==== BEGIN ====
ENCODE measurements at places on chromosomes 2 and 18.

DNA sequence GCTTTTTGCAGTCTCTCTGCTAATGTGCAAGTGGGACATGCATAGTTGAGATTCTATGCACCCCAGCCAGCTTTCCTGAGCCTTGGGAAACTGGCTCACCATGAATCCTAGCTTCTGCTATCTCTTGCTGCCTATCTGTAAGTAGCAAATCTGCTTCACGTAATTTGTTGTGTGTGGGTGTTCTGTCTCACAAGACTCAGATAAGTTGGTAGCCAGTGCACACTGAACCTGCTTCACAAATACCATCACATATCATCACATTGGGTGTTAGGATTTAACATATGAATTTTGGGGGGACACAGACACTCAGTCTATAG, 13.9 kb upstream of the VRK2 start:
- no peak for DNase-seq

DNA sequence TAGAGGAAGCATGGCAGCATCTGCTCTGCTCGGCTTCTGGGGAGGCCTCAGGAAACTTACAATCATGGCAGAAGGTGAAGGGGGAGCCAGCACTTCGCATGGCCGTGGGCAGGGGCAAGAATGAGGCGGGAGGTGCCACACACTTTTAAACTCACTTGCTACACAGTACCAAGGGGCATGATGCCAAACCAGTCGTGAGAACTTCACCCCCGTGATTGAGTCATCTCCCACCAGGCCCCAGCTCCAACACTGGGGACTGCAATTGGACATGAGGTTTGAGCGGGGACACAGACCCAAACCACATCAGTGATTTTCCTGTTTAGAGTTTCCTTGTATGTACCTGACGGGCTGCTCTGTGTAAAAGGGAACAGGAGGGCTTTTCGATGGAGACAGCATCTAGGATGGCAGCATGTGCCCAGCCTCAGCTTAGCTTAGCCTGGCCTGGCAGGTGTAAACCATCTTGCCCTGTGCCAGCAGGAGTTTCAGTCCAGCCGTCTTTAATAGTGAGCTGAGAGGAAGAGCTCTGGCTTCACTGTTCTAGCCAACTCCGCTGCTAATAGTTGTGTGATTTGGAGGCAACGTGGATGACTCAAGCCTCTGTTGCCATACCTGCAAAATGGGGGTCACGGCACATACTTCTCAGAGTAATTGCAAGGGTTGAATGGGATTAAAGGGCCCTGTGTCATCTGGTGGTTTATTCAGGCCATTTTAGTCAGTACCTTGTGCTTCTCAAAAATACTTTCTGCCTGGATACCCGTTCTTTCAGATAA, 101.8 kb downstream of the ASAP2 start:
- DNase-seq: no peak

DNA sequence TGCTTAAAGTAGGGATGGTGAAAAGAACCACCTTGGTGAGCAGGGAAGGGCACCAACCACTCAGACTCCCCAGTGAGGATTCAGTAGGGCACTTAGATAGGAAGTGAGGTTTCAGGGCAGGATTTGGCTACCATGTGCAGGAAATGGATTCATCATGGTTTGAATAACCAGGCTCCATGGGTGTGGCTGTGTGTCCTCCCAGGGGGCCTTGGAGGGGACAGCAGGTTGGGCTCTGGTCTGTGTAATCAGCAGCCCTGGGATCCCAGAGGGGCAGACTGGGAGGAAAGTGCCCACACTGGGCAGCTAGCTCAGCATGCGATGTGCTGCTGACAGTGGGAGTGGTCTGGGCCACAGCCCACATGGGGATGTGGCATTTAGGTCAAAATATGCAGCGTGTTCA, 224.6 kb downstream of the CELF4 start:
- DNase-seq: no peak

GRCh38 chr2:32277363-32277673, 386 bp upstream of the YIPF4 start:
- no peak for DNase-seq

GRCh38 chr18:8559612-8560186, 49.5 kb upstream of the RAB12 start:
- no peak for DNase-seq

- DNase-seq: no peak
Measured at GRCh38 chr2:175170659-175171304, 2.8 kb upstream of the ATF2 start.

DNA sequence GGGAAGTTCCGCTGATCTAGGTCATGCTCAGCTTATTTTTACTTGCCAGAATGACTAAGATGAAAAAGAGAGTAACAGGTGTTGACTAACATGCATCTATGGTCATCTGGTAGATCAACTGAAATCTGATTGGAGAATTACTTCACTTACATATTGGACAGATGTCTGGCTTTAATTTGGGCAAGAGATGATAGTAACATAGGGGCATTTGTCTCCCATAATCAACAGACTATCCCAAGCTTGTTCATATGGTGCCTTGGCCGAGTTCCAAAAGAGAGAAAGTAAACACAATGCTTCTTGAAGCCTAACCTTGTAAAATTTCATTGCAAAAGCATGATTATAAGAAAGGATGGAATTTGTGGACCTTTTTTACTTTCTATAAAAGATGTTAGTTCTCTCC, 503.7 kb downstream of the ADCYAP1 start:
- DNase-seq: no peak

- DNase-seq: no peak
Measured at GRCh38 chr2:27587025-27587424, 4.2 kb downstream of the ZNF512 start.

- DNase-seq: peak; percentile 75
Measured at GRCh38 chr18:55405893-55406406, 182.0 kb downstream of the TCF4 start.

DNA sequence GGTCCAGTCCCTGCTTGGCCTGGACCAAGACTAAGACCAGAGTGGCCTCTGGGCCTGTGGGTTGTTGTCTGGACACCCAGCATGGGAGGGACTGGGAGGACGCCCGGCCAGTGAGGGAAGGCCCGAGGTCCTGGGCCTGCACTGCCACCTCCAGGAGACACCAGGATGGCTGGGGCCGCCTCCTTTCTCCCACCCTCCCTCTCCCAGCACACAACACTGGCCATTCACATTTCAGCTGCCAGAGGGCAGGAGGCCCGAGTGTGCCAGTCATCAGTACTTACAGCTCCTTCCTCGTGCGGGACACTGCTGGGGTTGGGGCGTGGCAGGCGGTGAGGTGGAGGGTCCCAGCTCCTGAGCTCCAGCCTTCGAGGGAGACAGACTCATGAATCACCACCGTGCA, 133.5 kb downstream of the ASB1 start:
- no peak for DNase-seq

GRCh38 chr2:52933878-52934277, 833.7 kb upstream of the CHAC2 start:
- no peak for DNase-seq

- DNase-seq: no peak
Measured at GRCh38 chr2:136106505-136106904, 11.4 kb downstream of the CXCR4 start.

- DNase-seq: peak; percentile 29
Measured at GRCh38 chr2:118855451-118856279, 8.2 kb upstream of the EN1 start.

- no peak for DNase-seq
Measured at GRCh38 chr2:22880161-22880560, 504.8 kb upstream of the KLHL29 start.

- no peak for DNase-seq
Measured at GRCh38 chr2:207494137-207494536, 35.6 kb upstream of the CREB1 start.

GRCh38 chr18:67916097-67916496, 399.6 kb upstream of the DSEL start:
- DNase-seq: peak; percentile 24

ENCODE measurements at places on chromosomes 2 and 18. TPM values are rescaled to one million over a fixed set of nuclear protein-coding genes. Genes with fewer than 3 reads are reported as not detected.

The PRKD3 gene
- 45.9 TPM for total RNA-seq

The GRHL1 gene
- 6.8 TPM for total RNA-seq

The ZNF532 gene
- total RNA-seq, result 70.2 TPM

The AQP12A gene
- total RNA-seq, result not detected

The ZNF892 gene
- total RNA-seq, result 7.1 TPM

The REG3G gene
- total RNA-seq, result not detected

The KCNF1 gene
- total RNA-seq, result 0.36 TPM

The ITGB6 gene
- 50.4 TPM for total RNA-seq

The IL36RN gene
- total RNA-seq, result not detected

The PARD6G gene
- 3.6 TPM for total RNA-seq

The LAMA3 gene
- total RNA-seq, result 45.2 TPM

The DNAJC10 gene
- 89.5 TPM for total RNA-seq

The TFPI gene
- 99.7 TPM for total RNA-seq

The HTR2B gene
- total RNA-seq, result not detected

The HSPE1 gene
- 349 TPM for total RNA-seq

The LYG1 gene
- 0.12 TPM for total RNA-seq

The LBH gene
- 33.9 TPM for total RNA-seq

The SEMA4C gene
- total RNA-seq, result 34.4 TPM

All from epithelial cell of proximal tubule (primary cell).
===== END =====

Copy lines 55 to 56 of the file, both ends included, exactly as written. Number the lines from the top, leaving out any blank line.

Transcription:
The LAMA3 gene
- total RNA-seq, result 45.2 TPM